Have you noticed these weird charges being added to your restaurant bills, or online food orders? If so, you’re not alone.

A growing number of local restaurants have started adding an extra service charge (often 3% or more) to all food bills – both for in-restaurant and online orders. Some businesses claim the charges are to help pay for employee health care or other costs.

However, the charges often are hard to notice, and end up meaning simply higher prices for consumers.

Under California state law, businesses can get in trouble (including criminal charges) for false or misleading advertising of prices.

Also, under Santa Monica law, any business that imposes a “service charge” must do it “clearly and conspicuously,” “in such a way that customers might easily and reasonably deduce” what the charge is for.  If they say the charge is to help employees, they have to actually give employees the money – and keep proof that they did so.

Some restaurants reportedly have made their surcharges look like government fees or taxes, which they are not. They do this by using words like “City Health” or “Living Wage” on receipts. In fact, there are no such government-mandated extra fees for restaurants. It violates California law to falsely portray a charge as a government fee or tax.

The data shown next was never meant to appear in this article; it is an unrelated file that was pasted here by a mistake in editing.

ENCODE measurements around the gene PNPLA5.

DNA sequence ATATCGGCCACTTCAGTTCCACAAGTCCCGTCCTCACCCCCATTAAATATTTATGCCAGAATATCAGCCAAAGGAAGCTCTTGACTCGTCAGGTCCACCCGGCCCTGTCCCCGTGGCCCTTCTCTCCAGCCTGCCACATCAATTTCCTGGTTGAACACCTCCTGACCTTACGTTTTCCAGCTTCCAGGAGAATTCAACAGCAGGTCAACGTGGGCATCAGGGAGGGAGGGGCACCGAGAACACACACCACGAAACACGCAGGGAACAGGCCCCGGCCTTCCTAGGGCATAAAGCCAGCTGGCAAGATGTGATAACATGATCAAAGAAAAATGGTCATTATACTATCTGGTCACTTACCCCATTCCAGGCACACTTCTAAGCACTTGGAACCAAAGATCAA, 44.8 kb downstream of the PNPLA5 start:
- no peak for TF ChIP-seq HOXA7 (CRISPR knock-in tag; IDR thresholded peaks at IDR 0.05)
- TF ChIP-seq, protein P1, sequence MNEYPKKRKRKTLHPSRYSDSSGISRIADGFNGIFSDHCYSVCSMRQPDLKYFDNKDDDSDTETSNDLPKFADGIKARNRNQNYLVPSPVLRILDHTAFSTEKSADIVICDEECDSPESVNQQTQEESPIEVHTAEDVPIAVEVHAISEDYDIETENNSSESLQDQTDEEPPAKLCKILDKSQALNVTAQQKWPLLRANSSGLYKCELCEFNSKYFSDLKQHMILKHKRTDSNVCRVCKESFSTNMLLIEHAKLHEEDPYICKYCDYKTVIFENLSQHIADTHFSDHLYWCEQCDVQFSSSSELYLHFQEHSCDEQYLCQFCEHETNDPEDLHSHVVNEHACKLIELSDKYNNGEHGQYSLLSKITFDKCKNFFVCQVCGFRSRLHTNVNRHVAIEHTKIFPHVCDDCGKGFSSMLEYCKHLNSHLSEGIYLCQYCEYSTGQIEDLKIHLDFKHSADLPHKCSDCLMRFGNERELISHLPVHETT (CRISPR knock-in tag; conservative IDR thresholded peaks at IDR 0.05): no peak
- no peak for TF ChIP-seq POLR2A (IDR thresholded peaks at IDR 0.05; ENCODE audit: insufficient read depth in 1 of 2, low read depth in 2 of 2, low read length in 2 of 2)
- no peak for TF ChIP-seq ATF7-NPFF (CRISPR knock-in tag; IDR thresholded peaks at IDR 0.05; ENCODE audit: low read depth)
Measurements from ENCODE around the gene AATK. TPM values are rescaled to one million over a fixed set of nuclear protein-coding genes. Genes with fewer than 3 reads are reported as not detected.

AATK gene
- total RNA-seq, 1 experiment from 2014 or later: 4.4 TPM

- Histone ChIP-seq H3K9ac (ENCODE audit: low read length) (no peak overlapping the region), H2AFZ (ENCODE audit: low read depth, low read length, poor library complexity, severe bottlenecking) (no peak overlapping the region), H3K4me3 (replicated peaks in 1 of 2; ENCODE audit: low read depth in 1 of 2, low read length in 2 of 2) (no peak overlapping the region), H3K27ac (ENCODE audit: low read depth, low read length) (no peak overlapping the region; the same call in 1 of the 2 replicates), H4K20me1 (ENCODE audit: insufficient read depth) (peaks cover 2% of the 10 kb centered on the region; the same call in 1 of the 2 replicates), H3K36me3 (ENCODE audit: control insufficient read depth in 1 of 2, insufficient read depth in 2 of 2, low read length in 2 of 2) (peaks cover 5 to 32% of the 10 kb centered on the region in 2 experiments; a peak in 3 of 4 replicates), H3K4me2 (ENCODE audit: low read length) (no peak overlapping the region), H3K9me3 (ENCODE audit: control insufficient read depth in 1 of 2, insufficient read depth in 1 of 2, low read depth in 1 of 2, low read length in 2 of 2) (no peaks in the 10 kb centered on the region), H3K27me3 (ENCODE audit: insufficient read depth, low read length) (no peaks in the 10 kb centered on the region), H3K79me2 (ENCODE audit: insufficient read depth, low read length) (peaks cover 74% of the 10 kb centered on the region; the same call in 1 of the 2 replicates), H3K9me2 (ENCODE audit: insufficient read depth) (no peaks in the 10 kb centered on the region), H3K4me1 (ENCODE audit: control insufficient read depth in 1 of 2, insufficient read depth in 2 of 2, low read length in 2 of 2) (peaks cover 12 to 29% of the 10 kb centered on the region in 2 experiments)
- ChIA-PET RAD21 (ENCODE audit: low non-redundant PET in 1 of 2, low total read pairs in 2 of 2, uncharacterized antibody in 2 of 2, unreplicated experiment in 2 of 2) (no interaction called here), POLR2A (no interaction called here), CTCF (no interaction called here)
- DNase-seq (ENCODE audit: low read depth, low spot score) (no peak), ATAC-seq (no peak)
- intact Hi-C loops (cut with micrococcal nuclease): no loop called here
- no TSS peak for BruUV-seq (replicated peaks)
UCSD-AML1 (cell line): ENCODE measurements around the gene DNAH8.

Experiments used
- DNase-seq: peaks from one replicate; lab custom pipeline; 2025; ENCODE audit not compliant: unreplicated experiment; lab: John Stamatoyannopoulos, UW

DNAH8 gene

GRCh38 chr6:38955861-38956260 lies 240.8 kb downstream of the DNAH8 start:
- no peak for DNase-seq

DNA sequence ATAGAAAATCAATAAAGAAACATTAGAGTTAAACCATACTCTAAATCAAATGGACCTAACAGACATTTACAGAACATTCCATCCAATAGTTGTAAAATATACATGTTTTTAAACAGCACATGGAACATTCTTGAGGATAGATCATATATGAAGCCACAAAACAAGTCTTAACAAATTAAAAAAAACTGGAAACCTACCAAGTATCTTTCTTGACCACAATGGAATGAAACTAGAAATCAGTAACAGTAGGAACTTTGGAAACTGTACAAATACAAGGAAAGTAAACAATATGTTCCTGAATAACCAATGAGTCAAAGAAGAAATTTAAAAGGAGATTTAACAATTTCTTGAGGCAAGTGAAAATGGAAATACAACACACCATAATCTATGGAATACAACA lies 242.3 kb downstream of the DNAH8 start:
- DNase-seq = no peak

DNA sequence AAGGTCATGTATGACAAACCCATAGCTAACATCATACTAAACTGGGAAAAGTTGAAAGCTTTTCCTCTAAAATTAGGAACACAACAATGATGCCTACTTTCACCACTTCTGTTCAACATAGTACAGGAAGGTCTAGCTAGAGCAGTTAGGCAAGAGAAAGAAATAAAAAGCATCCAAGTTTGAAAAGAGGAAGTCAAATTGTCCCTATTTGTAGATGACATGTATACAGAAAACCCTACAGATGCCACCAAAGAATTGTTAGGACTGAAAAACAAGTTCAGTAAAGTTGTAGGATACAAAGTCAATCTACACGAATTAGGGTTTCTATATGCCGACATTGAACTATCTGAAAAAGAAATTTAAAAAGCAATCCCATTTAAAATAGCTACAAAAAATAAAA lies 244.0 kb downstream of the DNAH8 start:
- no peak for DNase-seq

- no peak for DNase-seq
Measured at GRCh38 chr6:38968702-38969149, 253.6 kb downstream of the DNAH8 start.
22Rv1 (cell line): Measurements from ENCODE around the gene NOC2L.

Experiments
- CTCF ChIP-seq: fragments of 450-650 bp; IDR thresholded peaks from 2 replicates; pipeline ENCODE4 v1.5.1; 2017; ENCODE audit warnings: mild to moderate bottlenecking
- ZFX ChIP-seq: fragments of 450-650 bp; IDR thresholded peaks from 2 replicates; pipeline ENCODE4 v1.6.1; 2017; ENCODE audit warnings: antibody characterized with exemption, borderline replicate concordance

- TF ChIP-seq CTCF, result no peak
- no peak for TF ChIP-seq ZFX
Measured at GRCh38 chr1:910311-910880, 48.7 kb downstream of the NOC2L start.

Also, many online pickup or delivery sites add vague charges on top of the delivery fee. These too must be conspicuously disclosed and must comply with the law. Under the local law, all “service charges” are subject to additional rules, including:

  • They need to be “clear and conspicuous.”
  • The disclosure needs to be “clearly visible in context.”
  • The disclosure needs to “clearly [call] attention to the language.”
  • They must be disclosed before the time of selection or purchase.

The Santa Monica City Attorney’s Consumer Protection Division has sent a letter to all local restaurants, advising them about these laws. The Division is now investigating to see which businesses may still be in violation of the law.

If restaurants want to charge more to help cover costs, the safest and most transparent way is to simply raise their prices. If they instead add a surcharge, it must comply with all laws and recordkeeping requirements.

Consumers who notice questionable charges in Santa Monica – or lack of clear disclosure – should contact the City’s Consumer Protection Division.

Santa Monica City Attorney’s Office Consumer Protection Division enforces state and local laws to ensure that businesses treat their customers fairly. To report a consumer issue, go to smconsumer.org or call 310-458-8336.